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Chorale Prelude 'O Gott, du frommer Gott' Op 68 No 2

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Uploaded by: Silchester (09/14/23)
Composer: Peeters, Flor
Sample Producer: Piotr Grabowski
Sample Set: Eisenbarth, Friesach (2000)
Software: Hauptwerk VII
Genre: Contemporary
Flor Peeters (4 July 1904 – 4 July 1986) was one of the most renowned organists and composers for organ of the twentieth century. He was also a great teacher and a respected researcher of older Flemish music. Peeters attended the Lemmens Institute in Mechelen where he studied organ with Oscar De Puydt. He won the highest award, the Lemmens-Tinel Prize and at the age of twenty and was appointed a professor at Lemmens. In addition, in 1923, he became assistant organist at the Cathedral of St. Rombout in Mechelen.

When De Puydt died in 1925, Peeters was appointed to succeed him as professor of organ and as the principal organist at St Rombout’s Cathedral.

Peeters became a close friend of Charles Tournemire (1870-1939), one of the great line of French organist-composers, from which he is said to have derived some of the style and technique of his improvisations. In his will, Tournemire bequeathed to Peeters the organ console that the great Belgian composer César Franck had used as organist of St. Clotilde.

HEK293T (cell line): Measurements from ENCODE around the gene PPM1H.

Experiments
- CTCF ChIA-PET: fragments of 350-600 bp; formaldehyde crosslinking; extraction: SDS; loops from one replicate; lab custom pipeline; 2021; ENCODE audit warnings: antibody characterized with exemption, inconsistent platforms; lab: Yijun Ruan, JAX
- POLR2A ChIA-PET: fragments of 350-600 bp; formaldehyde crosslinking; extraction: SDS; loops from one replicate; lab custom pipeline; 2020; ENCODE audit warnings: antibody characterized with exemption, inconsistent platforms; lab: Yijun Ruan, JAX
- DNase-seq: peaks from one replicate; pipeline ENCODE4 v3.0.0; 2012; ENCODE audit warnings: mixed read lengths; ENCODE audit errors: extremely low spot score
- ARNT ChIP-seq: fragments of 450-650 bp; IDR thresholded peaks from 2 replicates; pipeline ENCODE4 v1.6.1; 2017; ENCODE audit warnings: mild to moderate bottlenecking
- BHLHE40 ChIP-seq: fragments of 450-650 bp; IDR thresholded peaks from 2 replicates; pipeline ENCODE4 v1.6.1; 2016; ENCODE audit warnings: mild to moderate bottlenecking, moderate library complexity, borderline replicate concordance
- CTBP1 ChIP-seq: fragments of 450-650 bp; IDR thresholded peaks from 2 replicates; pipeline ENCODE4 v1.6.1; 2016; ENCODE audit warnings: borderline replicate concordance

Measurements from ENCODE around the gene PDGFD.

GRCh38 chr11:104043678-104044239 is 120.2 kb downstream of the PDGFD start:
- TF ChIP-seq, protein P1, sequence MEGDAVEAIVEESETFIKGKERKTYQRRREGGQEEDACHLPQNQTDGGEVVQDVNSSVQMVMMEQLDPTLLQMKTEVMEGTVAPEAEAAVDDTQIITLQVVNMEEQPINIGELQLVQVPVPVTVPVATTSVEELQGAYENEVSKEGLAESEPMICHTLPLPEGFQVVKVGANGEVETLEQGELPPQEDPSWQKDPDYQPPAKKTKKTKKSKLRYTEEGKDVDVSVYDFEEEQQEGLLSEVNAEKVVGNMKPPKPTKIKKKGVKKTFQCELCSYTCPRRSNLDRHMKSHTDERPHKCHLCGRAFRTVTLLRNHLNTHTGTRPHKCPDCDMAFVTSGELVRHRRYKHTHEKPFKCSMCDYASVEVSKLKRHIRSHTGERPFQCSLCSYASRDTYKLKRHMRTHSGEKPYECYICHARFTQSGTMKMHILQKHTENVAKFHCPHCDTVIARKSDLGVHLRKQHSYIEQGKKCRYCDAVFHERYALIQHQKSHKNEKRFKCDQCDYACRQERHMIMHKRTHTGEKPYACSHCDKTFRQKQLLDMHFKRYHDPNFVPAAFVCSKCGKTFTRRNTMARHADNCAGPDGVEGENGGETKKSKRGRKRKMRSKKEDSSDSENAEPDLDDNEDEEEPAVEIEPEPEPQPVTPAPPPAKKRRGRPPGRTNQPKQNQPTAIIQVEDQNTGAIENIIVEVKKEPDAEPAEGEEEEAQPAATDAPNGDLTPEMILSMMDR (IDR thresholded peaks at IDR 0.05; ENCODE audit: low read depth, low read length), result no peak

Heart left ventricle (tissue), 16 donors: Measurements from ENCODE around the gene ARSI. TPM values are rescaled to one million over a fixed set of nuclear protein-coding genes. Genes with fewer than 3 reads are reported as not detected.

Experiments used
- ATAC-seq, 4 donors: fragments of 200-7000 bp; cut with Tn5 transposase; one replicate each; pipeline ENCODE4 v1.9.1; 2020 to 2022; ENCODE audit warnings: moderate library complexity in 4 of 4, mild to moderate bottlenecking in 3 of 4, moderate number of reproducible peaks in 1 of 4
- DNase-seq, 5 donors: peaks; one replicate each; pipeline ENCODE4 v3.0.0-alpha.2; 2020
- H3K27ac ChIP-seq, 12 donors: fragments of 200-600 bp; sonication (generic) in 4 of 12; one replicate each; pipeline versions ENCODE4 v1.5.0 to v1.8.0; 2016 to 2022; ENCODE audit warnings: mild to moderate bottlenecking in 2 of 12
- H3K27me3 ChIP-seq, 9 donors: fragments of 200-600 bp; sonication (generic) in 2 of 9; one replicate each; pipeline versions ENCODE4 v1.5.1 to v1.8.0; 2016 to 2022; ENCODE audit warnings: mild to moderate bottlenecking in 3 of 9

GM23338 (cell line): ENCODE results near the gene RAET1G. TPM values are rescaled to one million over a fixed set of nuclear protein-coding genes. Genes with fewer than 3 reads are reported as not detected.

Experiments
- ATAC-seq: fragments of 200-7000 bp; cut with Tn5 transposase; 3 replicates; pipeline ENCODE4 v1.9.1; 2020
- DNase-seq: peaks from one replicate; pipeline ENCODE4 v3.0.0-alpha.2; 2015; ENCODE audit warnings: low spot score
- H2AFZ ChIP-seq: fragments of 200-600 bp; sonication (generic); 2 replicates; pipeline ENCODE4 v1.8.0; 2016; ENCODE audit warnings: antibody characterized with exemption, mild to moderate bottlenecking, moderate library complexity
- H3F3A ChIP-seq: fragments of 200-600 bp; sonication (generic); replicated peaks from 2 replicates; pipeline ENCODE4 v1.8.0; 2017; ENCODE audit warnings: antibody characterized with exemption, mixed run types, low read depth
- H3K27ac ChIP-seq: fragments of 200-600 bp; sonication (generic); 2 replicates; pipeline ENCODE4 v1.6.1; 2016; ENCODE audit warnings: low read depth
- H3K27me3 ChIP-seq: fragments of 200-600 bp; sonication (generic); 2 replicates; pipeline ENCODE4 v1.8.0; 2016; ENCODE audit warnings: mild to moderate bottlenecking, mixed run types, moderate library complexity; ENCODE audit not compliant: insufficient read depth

He was in much demand as a teacher and gave master classes in addition to concerts throughout the world.

Peeters was a member of the Royal Academy of Sciences, Letters and Fine Arts of Belgium and an honorary member of the Royal Academy of Music in London.

Flor Peeters was made doctor honoris causa in music by the Catholic University in Washington (1962) and by the Catholic University of Louvain (1971). In 1971 King Baudouin elevated him to the Belgian peerage as Baron Peeters. A few weeks before his death he received the State Award for an artistic career from the Belgian Government.

Walter Hinrichsen requested Flor Peeters to write 30 Chorale Preludes for the Edition Peeters, based on Lutheran chorales. The publisher provided him with 30 selected protestant hymns and would publish all of the preludes in three parts in 1950. The first 10 of these (Op 68) were ready by the end of 1948. The spirit of Brahms appears to roam over this meditative work.
Performance: Live
Recorded in: Stereo
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